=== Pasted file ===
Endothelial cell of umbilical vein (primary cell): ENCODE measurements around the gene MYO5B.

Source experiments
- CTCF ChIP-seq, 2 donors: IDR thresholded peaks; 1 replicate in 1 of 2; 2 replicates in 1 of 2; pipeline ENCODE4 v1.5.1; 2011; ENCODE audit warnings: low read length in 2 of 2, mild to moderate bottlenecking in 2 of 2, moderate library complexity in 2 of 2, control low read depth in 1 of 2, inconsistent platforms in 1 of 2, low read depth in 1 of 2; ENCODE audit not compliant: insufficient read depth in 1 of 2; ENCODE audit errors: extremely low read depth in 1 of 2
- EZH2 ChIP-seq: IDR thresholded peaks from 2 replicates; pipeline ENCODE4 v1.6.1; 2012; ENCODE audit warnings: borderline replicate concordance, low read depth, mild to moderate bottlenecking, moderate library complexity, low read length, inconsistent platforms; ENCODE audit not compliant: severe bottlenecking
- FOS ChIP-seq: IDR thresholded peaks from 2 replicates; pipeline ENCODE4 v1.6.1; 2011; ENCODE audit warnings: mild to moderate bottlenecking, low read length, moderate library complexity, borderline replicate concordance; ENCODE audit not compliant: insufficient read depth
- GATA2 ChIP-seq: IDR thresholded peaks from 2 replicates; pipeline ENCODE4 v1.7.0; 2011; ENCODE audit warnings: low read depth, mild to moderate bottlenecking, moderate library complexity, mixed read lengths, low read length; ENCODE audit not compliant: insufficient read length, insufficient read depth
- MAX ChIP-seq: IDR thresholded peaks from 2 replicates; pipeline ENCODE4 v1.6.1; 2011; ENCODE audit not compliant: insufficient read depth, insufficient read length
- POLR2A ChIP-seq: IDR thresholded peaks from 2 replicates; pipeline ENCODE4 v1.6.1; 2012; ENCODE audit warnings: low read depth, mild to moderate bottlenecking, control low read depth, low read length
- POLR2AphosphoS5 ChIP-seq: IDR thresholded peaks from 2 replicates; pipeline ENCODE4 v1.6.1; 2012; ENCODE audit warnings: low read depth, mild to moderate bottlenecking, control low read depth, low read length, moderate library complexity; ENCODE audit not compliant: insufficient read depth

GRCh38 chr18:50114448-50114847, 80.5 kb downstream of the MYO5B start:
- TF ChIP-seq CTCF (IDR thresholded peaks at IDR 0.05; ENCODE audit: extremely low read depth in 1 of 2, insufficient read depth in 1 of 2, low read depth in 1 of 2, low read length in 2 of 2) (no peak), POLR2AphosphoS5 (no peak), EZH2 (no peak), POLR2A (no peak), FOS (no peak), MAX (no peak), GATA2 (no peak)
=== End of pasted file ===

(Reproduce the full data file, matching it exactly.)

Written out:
Endothelial cell of umbilical vein (primary cell): ENCODE measurements around the gene MYO5B.

Source experiments
- CTCF ChIP-seq, 2 donors: IDR thresholded peaks; 1 replicate in 1 of 2; 2 replicates in 1 of 2; pipeline ENCODE4 v1.5.1; 2011; ENCODE audit warnings: low read length in 2 of 2, mild to moderate bottlenecking in 2 of 2, moderate library complexity in 2 of 2, control low read depth in 1 of 2, inconsistent platforms in 1 of 2, low read depth in 1 of 2; ENCODE audit not compliant: insufficient read depth in 1 of 2; ENCODE audit errors: extremely low read depth in 1 of 2
- EZH2 ChIP-seq: IDR thresholded peaks from 2 replicates; pipeline ENCODE4 v1.6.1; 2012; ENCODE audit warnings: borderline replicate concordance, low read depth, mild to moderate bottlenecking, moderate library complexity, low read length, inconsistent platforms; ENCODE audit not compliant: severe bottlenecking
- FOS ChIP-seq: IDR thresholded peaks from 2 replicates; pipeline ENCODE4 v1.6.1; 2011; ENCODE audit warnings: mild to moderate bottlenecking, low read length, moderate library complexity, borderline replicate concordance; ENCODE audit not compliant: insufficient read depth
- GATA2 ChIP-seq: IDR thresholded peaks from 2 replicates; pipeline ENCODE4 v1.7.0; 2011; ENCODE audit warnings: low read depth, mild to moderate bottlenecking, moderate library complexity, mixed read lengths, low read length; ENCODE audit not compliant: insufficient read length, insufficient read depth
- MAX ChIP-seq: IDR thresholded peaks from 2 replicates; pipeline ENCODE4 v1.6.1; 2011; ENCODE audit not compliant: insufficient read depth, insufficient read length
- POLR2A ChIP-seq: IDR thresholded peaks from 2 replicates; pipeline ENCODE4 v1.6.1; 2012; ENCODE audit warnings: low read depth, mild to moderate bottlenecking, control low read depth, low read length
- POLR2AphosphoS5 ChIP-seq: IDR thresholded peaks from 2 replicates; pipeline ENCODE4 v1.6.1; 2012; ENCODE audit warnings: low read depth, mild to moderate bottlenecking, control low read depth, low read length, moderate library complexity; ENCODE audit not compliant: insufficient read depth

GRCh38 chr18:50114448-50114847, 80.5 kb downstream of the MYO5B start:
- TF ChIP-seq CTCF (IDR thresholded peaks at IDR 0.05; ENCODE audit: extremely low read depth in 1 of 2, insufficient read depth in 1 of 2, low read depth in 1 of 2, low read length in 2 of 2) (no peak), POLR2AphosphoS5 (no peak), EZH2 (no peak), POLR2A (no peak), FOS (no peak), MAX (no peak), GATA2 (no peak)